“Take David, for example,” he said. “He’ll spend the day making minimum wage doing demolition work, which, I’m sure that’s valuable to somebody — tearing down buildings. But by the same token, if you could take that eight hours and put him on the block where he knows all these people? He knows who the people are who are breaking in houses in the community. He could say, ‘Hey man, come spend some time with me.’ Is that worth $8 an hour? If it could keep your house from getting broken into, I’d imagine [so].”
— Benjamin Hardy
By Clarke Tucker
Our government is a representative democracy founded on the premise and the principle that the electoral system creating that democracy actually represents the people’s interests on a fair and proportionate basis. The unfortunate reality is that money and other corrupt influences have infected our system. That infection spreads to every single public policy issue and consolidates power disproportionately in the hands of the few.
But we can change the system to better reflect the foundational ideals of our country. To start, we should:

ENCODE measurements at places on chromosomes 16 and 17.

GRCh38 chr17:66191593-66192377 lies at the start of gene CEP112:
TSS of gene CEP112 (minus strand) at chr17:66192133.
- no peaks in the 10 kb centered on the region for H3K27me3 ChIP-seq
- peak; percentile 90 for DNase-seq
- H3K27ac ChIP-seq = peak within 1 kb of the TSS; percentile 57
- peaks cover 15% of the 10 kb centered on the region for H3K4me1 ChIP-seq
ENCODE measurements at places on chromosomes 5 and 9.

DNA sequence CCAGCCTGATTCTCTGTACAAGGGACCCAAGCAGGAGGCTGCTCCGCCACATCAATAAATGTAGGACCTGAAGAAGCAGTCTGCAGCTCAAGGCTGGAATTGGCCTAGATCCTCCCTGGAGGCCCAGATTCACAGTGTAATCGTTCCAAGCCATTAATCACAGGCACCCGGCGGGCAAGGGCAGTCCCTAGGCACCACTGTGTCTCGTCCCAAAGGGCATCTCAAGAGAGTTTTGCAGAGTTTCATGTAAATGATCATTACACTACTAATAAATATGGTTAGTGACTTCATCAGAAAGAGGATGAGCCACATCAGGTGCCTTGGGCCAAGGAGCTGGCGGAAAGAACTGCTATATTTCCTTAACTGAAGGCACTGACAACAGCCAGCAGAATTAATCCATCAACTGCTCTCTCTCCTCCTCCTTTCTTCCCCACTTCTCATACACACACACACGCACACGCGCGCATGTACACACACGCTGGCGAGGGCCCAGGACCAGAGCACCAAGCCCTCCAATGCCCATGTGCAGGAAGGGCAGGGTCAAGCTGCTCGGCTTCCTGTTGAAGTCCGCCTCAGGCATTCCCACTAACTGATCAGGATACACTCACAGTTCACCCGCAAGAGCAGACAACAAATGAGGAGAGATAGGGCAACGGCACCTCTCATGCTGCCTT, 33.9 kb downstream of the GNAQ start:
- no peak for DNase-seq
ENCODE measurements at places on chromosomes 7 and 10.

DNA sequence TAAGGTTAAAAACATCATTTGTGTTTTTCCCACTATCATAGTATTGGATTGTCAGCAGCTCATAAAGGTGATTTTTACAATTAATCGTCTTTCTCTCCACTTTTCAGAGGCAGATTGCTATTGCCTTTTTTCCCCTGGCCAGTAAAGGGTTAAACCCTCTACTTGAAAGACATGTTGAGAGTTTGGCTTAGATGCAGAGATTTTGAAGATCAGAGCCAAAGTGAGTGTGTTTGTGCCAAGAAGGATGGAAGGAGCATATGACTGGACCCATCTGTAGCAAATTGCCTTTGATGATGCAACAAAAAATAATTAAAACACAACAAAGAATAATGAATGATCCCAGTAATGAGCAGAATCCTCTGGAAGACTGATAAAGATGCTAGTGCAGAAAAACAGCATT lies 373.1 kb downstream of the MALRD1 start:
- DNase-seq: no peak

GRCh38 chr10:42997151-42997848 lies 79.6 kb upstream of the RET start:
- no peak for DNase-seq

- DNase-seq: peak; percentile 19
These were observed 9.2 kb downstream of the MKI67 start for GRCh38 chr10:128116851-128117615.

- Protect the democratic process by securing elections and ensuring that no fraud, hacking, foreign interests or any other improper interest influences the outcome of an election;
- Preserve and protect the people’s ability to write and pass their own laws through the ballot initiative process;
- Make the redistricting process nonpartisan so that voters pick their elected officials, not the other way around;
- Get dark money out of politics or otherwise require disclosure of election-related spending where we can;
- Ensure that everyone (including those who have previously been placed under a guardianship or convicted of a felony) has the right and ability to vote, through automatic voter registration (including pre-registration of 16- and 17-year-olds), by fighting voter suppression at every turn, and by either establishing the ability to vote by mail or by making Election Day a holiday;
- Ensure that every voter’s voice is heard through an open primary or ranked voting system; and
- Provide more support for candidates with strong grassroots support by further incentivizing and creating a matching public system for small-dollar contributions.
If we start with these seven steps and focus on creating and strengthening laws that root out corruption in elections and government, then we will go a long way toward ensuring that “government of the people, by the people, for the people, shall not perish from the earth.”